Trade ministries, just as other parts of government, need to respond to calls from the public and from global leaders for action on major issues. This column argues that armed with potential policy options identified through the E15Initiative, the WTO is equipped to contribute to solutions in many areas. Purposeful efforts over the coming months and years could help to boost the WTO’s essential and valuable place in ensuring a responsive and inclusive furtherance of globalisation and trade and investment integration that delivers sustainable development outcomes for all.
Wage inequality was partly behind the vote for Brexit. This column shows how areas with relatively low median wages were substantially more likely to vote ‘Leave’, and discusses the likely implications of Brexit for wage inequality in the future. Increased likelihood of a recession, a negative shock to trade, reduced migration flows, and the possible loss of passporting rights for the City will all alter the structure of wages in ways that will need to be carefully monitored and studied in due course.
One-dimensional indicators such as GNI per capita are known to be flawed measures of wellbeing. The Human Development Index (HDI) introduced dimensions of health and education alongside income. This column argues that an HDI adjusted for inequality and hours worked gives deeper insight into a country's economic standing. Using this composite measure, the US falls from first to seventh among G8 countries.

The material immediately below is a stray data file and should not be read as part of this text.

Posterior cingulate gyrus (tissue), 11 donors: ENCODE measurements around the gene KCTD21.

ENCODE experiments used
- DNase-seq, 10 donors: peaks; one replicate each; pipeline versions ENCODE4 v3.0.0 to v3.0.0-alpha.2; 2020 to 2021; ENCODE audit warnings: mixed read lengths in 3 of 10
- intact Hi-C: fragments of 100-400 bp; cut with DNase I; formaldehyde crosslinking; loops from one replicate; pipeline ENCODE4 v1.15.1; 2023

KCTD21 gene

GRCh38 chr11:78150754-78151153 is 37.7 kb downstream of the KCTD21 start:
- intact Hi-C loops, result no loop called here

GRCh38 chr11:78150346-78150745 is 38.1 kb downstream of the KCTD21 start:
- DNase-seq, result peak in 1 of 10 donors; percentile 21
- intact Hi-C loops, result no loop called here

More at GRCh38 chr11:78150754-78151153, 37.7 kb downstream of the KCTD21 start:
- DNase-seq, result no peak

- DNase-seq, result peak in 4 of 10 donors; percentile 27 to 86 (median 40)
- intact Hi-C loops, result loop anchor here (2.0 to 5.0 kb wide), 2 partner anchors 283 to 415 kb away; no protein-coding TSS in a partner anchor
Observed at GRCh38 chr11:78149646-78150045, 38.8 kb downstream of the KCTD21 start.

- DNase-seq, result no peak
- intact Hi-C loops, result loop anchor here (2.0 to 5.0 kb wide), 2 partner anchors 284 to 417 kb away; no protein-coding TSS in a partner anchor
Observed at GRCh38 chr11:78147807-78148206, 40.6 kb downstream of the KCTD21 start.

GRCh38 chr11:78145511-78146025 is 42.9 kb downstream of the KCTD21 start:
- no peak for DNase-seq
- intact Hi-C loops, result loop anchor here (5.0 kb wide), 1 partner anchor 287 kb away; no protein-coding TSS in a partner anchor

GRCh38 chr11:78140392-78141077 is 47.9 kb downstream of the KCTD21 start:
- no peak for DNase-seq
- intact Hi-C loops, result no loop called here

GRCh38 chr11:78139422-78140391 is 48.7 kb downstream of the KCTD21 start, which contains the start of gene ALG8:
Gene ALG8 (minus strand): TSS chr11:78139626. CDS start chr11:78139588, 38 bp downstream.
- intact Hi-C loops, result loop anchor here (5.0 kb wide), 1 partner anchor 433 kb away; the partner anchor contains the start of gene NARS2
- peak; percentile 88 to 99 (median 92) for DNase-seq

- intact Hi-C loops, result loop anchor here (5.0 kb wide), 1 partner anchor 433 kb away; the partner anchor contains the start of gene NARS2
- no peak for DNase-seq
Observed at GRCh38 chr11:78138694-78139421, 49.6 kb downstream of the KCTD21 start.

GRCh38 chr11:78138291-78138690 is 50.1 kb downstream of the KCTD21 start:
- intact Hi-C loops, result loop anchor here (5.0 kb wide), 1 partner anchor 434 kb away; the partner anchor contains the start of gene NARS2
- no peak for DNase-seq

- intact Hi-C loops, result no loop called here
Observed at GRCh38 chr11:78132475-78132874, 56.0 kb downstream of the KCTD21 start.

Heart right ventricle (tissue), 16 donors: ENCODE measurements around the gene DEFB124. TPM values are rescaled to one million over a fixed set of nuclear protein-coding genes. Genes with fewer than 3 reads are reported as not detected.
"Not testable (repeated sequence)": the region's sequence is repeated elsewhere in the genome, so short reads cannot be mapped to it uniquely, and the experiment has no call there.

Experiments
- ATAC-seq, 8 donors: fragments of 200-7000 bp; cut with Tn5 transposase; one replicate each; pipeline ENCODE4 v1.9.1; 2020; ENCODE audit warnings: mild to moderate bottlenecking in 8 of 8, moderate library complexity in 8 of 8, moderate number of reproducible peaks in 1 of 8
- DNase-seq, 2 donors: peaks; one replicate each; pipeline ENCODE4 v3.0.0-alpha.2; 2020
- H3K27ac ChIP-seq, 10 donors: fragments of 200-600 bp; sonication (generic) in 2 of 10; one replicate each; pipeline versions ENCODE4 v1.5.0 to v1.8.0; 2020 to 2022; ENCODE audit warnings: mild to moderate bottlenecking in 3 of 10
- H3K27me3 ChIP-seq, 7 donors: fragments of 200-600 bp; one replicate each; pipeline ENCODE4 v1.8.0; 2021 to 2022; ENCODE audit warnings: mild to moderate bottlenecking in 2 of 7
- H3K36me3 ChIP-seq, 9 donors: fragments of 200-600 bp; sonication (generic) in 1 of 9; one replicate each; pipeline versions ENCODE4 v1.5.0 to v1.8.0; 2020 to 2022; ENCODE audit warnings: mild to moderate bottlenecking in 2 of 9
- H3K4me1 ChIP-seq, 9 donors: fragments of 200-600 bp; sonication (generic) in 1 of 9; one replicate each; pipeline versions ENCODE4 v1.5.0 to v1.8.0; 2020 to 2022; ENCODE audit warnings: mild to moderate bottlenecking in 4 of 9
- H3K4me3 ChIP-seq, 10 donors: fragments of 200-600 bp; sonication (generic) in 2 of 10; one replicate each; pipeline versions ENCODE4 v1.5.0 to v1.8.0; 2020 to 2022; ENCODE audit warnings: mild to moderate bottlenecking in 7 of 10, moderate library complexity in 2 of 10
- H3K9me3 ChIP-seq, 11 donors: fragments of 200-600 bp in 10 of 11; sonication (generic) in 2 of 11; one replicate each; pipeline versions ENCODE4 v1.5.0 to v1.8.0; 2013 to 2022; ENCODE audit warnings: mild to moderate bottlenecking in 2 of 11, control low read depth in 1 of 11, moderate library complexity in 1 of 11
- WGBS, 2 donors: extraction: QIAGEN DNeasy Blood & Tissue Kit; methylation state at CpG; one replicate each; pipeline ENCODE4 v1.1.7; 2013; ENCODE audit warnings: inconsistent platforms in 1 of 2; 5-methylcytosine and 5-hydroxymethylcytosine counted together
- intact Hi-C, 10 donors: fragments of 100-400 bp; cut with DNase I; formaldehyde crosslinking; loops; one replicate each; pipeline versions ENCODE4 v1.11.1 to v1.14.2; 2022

The UK’s membership of the EU has been a key factor behind the City of London’s emergence as a leading global financial centre. This column looks at the implications of Brexit for the City. While it is unlikely that many banks or other financial institutions will simply up and leave in the coming months, their expansion and hiring decisions may lean toward the remaining EU member states for some of their operations. And unless the politicians conducting the Brexit negotiations do their utmost to limit the damage, the loss of passporting rights is likely to have a significant negative impact on the UK financial sector.
The current refugee crisis has highlighted the importance of understanding how ethnic and cultural differences affect social cohesion. This column investigates the links between ethnicity and culture, and the relationship between diversity and civil conflict. It finds that globally, there appears to be little overlap between ethnic identity and cultural identity. Also, ethnic diversity per se has no effect on civil conflict. It is when differences in culture coincide with differences in ethnicity that conflict becomes more likely.
The German Council of Economic Advisors recently proposed a mechanism for the orderly restructuring of sovereign debt in the Eurozone. This column argues that the proposal suffers from some inherent weaknesses. The proposal builds on logical errors and embeds well-established ideas in a setup that suffers from serious limitations. It also neglects alternative strategies that favour targeting large debts as soon as possible.